Certainly, the strategy would be more effective on iOS than on Android, because share is consistently significantly higher, but this seems a poor strategy on both platforms. If we make a slight change and now focus on supporting the latest version, things get even worse for Android:
This strategy is obviously completely unworkable for Android, because the most recent version rarely gets above 25% before a new version is released. And supporting a single version, but an older one, is also impractical, since the most attractive users will often be those who upgrade earliest in the cycle.
Support two versions
On iOS, supporting two versions would be an entirely realistic strategy, since the top two versions tend to command an overwhelming share of the base. On Android, too, this would make a big difference, but once again, not as well as on iOS:
Targeting the top two versions of Android captures around 75% or more of the base pretty consistently, but on iOS it captures over 90% of the base and later in the cycle close to 100% of it. Again, though, on Android targeting the top two versions typically doesn’t mean targeting the two most recent versions. That strategy wouldn’t work nearly as well:For iOS developers, however, supporting the two most recent versions is an entirely workable strategy.
Other strategies for Android
The biggest challenge with Android is not just the sheer number of versions that command significant share, but that the newest versions take quite so long to achieve meaningful share. As such, developers who invest in supporting the newest version right away may not see much return on that investment for months at best. However, again, those early upgraders may well be among the most attractive customers because they’re likely committed to the platform and eager to try new things. Leaving them out becauseof their small size probably isn’t the best strategy either. Ultimately, if Android developers want to target 75% or more of the base, they have to support more than two versions, and often four, especially if they want to target new versions immediately. Supporting the last three years’ versions is one way to consistently target 75% or more of the base. But bear in mind, too, that we’ve clustered point releases together in all this analysis: in reality, there are three different versions of Jelly Bean (4.1-4.3) and there are already two versions of Lollipop (5.0 and 5.1), all of which would be included if you were aiming to support the last three year’s releases today.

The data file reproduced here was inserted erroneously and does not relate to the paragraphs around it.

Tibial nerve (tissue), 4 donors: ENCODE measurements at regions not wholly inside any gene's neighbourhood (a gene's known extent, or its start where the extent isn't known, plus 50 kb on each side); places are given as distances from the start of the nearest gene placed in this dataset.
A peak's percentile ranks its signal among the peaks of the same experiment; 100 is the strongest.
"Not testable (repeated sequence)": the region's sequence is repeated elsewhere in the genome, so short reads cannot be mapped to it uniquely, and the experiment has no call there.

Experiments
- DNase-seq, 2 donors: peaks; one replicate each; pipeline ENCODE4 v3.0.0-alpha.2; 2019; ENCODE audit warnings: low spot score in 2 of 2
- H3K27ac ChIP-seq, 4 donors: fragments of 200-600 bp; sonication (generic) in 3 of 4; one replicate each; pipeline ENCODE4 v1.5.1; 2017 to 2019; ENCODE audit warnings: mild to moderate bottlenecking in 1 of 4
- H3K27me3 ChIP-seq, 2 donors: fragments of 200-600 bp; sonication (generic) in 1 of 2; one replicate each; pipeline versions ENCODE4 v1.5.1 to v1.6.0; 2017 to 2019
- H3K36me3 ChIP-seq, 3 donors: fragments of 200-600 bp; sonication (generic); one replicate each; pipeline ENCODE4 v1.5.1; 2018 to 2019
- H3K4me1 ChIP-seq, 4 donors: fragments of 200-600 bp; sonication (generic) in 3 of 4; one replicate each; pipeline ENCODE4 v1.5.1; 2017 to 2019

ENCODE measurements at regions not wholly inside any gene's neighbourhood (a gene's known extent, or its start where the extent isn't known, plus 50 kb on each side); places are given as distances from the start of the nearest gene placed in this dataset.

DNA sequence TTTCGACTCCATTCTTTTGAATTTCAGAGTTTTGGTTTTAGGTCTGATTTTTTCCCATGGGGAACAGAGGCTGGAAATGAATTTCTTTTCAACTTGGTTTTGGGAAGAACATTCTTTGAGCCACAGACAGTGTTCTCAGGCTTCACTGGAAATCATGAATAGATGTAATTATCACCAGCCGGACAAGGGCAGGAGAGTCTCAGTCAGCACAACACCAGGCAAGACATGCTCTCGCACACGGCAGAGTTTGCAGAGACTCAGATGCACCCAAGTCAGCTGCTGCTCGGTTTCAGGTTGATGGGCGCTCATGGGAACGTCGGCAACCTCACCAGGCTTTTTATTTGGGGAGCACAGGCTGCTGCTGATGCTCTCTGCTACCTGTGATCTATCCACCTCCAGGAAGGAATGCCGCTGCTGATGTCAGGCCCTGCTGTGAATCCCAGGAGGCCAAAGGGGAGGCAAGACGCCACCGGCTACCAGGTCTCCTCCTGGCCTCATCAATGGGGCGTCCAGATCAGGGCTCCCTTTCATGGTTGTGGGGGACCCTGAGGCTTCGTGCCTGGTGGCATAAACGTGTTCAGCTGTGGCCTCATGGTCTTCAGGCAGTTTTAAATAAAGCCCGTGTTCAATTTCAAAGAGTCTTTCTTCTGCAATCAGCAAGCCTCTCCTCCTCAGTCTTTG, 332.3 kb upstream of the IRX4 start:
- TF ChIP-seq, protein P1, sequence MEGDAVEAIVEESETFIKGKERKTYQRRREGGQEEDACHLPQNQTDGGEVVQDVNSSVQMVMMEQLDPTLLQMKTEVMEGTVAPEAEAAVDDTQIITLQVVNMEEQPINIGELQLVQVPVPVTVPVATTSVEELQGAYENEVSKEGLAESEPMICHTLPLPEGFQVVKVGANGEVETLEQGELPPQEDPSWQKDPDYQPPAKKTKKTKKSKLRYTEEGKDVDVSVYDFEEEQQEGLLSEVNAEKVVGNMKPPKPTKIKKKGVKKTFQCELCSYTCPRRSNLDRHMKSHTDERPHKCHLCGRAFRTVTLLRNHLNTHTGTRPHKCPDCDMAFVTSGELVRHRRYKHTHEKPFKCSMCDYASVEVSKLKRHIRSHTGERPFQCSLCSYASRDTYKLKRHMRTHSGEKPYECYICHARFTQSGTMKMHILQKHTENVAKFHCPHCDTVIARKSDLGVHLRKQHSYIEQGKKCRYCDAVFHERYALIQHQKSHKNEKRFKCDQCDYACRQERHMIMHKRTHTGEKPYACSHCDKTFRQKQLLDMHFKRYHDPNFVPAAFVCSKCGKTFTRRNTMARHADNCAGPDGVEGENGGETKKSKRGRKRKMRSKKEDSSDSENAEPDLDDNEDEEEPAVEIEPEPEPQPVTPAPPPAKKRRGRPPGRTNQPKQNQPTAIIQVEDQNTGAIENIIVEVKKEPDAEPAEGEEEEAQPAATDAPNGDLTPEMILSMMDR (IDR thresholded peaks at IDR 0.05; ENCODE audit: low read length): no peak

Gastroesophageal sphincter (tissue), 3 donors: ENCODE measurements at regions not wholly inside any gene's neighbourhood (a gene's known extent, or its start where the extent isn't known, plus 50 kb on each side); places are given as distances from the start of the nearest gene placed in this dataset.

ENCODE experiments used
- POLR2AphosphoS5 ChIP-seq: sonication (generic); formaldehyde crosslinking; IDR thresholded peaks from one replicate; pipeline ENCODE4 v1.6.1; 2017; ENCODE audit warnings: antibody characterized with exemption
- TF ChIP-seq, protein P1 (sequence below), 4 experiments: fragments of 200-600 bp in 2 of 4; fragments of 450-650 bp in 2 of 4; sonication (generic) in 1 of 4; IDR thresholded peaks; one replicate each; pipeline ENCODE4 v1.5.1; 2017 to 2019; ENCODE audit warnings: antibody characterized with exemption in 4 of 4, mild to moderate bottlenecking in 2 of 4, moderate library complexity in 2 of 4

iOS First still makes a lot of sense
There’s simply no getting around it: developing for Android requires support for significantly more versions, on top of all the other complications like many different screen resolutions and sizes. And we haven’t even discussed the return on investment from targeting a single user or percentage point share of Android versus doing the same on iOS, another area where Android becomes less attractive to develop for. Is it any wonder, then, that major apps (including recent examples Meerkat and Periscope) still target iOS first?